Match Stats/Report - Djokovic vs Nadal, Australian Open final 2012

#1
Novak Djokovic beat Rafael Nadal 5-7, 6-4, 6-2, 6-7(5), 7-5 in the Australian Open final, 2012 on hard court

It was the third Slam final in a row (and seventh time in a row) that Djokovic defeated Nadal - and the two would go on to play in the French Open final afterwards (which Nadal would win)

Djokovic won 193 points, Nadal 176

Serve Stats
Djokovic...
- 1st serve percentage (99/166) 60%
- 1st serve points won (67/99) 68%
- 2nd serve points won (43/67) 64%
- Aces 9, Service Winners 1
- Double Faults 2
- Unreturned Serve Percentage (38/166) 23%

Nadal....
- 1st serve percentage (137/203) 67%
- 1st serve points won (90/137) 66%
- 2nd serve points won (30/66) 45%
- Aces 10, Service Winners 2
- Double Faults 4
- Unreturned Serve Percentage (55/203) 27%

Serve Patterns
Djokovic served...
- to FH 33%
- to BH 66%
- to Body 1%

Nadal served....
- to FH 38%
- to BH 56%
- to Body 1%

Return Stats
Djokovic made...
- 143 (63 FH, 80 BH), including 5 runaround FHs
- 5 Winners (3 FH, 2 BH)
- 43 Errors, comprising...
- 11 Unforced (5 FH, 6 BH), including 2 runaround FH attempts
- 32 Forced (12 FH, 20 BH)
- Return Rate (143/199) 72%

Nadal made...
- 126 (41 FH, 85 BH), including 7 runaround FHs
- 28 Errors, comprising...
- 10 Unforced (6 FH, 4 BH)
- 18 Forced (5 FH, 13 BH)
- Return Rate (126/164) 77%

Break Points
Djokovic 7/20 (13 games)
Nadal 4/6 (5 games)

Winners (including returns, excluding serves)
Djokovic 47 (31 FH, 11 BH, 3 FHV, 2 BHV)
Nadal 32 (20 FH, 5 BH, 3 FHV, 1 BHV, 3 OH)

Djokovic's FHs were - 7 cc, 9 dtl, 10 inside-out (3 returns) and 3 drop shots (1 at net)

- BHs - 3 cc (1 not clean and 1 a return) 4 dtl, 1 inside-out, 1 inside-in return + 1 dtl pass

- 1 FHV was a swinging shot, 1 was very low (almost a half-volley) and 1 BHV was a drop

Nadal's FHs were - 5 dtl, 13 inside-out (including 1 at net) and 2 inside-in

- BHs - 1 cc, 3 dtl + 1 cc pass

Errors (excluding serves and returns)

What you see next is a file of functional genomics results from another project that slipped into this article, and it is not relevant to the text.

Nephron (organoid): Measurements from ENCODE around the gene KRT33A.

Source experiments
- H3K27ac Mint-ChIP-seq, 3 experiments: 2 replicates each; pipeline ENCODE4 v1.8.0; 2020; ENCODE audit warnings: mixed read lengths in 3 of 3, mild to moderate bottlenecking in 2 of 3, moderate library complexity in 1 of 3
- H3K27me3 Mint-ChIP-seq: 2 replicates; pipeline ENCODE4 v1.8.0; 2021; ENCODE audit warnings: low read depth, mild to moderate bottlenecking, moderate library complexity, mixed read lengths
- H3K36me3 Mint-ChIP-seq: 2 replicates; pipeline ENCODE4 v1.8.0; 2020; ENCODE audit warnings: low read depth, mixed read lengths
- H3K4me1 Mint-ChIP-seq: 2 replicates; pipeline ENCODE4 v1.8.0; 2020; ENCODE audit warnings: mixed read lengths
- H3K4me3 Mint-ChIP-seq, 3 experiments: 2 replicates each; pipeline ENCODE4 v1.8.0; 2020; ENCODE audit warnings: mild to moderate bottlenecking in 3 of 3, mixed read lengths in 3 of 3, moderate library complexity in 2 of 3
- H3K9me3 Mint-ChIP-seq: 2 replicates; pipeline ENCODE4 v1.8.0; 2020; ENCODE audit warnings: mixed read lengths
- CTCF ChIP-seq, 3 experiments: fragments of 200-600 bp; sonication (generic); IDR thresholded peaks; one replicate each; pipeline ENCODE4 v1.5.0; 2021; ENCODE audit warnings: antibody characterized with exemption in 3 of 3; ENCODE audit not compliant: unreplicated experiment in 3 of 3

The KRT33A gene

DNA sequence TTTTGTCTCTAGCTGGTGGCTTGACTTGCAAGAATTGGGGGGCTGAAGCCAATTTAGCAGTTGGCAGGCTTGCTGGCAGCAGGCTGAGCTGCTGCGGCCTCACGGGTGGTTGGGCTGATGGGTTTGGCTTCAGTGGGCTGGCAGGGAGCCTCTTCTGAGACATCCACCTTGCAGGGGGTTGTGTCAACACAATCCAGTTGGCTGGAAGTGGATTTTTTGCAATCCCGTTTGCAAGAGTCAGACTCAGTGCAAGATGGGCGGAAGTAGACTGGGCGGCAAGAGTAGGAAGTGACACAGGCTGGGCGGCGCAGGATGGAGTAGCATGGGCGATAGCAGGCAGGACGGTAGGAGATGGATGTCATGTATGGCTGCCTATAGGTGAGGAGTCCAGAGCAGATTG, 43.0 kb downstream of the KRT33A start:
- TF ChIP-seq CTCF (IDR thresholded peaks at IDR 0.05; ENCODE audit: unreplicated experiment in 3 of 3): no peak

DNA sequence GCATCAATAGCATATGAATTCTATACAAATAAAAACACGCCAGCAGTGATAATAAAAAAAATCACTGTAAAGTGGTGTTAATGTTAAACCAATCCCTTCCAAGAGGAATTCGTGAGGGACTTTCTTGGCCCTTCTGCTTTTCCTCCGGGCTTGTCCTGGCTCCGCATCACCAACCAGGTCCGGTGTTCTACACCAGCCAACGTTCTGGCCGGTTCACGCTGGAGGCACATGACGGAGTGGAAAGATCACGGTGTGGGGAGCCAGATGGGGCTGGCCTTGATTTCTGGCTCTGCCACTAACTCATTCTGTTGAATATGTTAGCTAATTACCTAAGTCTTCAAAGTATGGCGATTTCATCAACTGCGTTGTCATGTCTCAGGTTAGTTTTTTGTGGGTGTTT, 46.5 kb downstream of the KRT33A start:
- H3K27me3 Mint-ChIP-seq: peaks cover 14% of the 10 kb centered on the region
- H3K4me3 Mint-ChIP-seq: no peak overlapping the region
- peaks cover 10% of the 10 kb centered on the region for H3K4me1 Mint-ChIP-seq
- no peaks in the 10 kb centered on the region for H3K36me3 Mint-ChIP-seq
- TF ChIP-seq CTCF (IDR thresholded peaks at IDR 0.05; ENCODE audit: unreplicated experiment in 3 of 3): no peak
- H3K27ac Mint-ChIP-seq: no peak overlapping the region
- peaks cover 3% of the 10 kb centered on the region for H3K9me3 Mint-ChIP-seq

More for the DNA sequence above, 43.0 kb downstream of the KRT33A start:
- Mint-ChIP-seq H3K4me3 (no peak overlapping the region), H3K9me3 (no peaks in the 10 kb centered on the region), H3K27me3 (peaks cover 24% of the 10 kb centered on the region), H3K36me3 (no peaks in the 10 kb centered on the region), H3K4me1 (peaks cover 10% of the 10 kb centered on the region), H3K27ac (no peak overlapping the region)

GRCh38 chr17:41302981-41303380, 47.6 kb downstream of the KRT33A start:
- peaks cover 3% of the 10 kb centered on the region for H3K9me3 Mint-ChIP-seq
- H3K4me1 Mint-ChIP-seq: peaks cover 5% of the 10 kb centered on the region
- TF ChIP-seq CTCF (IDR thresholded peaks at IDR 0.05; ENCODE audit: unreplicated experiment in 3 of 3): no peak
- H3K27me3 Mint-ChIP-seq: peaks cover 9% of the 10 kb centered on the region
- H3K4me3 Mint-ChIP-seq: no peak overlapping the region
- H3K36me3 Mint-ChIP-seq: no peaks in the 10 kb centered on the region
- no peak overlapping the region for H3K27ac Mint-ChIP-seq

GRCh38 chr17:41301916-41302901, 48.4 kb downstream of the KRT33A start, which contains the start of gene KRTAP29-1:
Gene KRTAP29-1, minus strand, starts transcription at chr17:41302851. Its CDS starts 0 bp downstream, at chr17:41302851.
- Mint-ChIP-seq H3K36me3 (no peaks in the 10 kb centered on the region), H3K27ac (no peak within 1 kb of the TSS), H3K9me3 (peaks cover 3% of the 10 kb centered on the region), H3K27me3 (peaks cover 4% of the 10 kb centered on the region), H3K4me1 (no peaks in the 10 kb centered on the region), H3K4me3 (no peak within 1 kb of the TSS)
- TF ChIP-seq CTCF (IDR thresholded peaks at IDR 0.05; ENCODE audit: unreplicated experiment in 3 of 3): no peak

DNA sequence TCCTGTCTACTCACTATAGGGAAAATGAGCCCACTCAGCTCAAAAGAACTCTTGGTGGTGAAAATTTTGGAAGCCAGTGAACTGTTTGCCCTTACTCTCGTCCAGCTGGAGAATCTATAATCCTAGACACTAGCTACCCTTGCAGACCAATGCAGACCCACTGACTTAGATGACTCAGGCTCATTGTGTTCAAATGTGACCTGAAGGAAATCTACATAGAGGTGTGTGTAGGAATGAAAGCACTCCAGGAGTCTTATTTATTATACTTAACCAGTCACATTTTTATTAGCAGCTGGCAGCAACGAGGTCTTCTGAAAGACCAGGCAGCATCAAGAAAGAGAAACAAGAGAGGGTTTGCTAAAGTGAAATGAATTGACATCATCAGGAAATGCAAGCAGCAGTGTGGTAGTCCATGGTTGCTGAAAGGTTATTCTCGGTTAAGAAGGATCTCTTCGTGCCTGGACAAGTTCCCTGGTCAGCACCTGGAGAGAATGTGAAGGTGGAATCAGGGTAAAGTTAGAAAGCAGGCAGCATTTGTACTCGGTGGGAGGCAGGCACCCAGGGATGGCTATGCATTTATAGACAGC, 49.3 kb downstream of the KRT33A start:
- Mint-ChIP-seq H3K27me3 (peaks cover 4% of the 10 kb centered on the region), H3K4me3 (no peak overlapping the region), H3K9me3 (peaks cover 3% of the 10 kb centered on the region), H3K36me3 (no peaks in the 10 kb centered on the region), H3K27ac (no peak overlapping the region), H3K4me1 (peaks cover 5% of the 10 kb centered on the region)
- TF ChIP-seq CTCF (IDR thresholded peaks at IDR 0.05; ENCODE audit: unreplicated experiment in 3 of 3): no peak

Djokovic 86
- 50 Unforced (27 FH, 22 BH, 1 OH)
- 36 Forced (19 FH, 15 BH, 1 FHV, 1 BHV)
- Unforced Error Forcefulness Index 50

Nadal 104
- 45 Unforced (23 FH, 21 BH, 1 OH)
- 59 Forced (43 FH, 16 BH)
- Unforced Error Forcefulness Index 44.9

(Note 1: All 1/2 volleys refer to such shots played at net. 1/2 volleys played from other parts of the court are included within relevant groundstroke numbers)

(Note 2: the Unforced Error Forcefulness Index is an indicator of how aggressive the average UE was. The numbers presented for these two matches are keyed on 4 categories - 20 defensive, 40 neutral, 50 attacking and 60 winner attempt)

Net Points & Serve-Volley
Djokovic was 17/22 (77%) at net, including 0/1 serve-volleying (a first serve point).
He was 1/1 when forced back from net

Nadal was 16/19 (84%) at net, including 1/1 serve-volleying (a first serve point).
He was 0/1 when forced back
----------------------------------------------------------------------------------------------------------------------------------------

Match Report
The greatest match ever played? Very possibly. Its a brutal baseline slugfest and both players play tremendously consistent - while Djokovic also takes the offensive too. High level of consistency, aggression vs defence (occasionally Nadal steps up to attacking too), and going down to the wire.... what more could you ask for?